Now, I was at Best Buy, waiting for my turn to have my hand at this thing, minding my own business. Unbeknownst to me, the game was preparing to embarass this poor man. I got up there, looking forward to doing Black Sabbath's War Pigs, a song I can play well in real life on real guitars. I set it on medium difficulty, thinking that would be just fine, or even a little too easy. It was after about 4 seconds that I realized that this game effectively removes all need for actual guitar playing skill and replaces it with something completely different yet nearly as difficult, though quite useless in the real world. It's just an exercise in pushing buttons at predetermined times. Actually, it's even possible to do it with the volume down because the player can just watch the screen and push the buttons in the right order. Plus, that little guitar controller looks ridiculous. Really ridiculous. It's kind of nice in that it gets kids off their butts and get them headbanging, kind of like the Wii, but it seems to me that after adding up the cost of buying a Playstation 2, the game and controller, and any extra crap like a new faceplate for the guitar, I could get a cheap guitar for the same price (about $220). And then I'd be learning a useful real-world skill. But, I guess it's comparable to learning a race track in Gran Turismo 4. It's nice if I don't feel like purchasing an old Cizeta Moroder and heading down to the Laguna Seca course. Well, actually, no, learning to play the guitar is more realistic a goal. So, instead of spending the cash on that game, go get a real guitar. NOW!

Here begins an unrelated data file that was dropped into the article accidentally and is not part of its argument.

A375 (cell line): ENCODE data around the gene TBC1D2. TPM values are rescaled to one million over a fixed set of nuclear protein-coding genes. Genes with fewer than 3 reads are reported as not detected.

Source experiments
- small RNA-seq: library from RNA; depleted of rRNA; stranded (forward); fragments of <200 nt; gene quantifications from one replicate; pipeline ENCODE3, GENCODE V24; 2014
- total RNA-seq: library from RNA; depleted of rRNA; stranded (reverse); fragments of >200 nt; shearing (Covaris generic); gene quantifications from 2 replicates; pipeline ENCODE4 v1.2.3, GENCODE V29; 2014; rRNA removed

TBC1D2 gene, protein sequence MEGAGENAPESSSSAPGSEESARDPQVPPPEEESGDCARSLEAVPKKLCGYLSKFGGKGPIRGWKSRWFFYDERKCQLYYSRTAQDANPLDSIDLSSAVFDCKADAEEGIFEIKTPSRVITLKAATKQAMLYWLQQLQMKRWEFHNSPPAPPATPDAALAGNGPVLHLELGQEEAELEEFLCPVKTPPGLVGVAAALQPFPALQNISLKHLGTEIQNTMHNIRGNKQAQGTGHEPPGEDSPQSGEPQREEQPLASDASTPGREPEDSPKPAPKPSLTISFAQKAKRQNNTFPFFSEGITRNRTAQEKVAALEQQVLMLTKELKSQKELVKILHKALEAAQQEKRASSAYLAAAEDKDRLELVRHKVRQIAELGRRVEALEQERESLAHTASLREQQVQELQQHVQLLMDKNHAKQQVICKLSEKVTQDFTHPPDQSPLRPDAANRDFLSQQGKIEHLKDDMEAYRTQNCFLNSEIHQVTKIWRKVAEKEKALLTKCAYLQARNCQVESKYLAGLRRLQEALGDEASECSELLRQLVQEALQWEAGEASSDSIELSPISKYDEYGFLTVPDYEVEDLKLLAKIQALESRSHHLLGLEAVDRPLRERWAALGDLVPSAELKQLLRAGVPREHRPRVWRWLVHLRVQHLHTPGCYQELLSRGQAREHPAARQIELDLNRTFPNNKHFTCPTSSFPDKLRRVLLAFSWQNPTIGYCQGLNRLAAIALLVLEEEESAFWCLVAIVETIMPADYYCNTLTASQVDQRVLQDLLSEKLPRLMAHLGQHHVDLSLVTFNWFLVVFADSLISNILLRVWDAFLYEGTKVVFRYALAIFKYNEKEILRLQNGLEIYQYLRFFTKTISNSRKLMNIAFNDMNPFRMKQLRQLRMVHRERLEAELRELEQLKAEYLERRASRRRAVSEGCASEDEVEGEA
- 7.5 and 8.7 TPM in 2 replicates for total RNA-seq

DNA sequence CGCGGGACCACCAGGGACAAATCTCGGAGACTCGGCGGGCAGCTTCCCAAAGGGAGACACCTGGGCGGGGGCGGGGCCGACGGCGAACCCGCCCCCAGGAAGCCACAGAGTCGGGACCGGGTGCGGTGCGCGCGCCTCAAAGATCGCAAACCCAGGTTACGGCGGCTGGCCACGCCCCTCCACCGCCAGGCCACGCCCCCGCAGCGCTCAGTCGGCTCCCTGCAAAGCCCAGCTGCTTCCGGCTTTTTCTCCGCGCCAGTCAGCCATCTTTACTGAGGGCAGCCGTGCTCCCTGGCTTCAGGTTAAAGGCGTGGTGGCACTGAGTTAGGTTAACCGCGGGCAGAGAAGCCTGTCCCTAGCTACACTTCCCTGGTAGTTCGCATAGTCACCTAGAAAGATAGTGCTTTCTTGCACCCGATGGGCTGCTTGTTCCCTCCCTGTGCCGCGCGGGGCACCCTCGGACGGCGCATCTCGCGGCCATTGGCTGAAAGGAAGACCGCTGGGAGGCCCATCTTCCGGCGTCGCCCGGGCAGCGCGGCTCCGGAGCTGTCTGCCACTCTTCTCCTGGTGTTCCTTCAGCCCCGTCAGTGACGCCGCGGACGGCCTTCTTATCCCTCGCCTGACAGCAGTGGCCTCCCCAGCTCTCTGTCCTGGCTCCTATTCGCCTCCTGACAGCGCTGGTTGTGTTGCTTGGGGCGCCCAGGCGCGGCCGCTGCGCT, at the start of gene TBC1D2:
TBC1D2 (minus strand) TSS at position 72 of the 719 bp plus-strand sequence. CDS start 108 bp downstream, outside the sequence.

Thursday, December 28, 2006

Humor a rare commodity.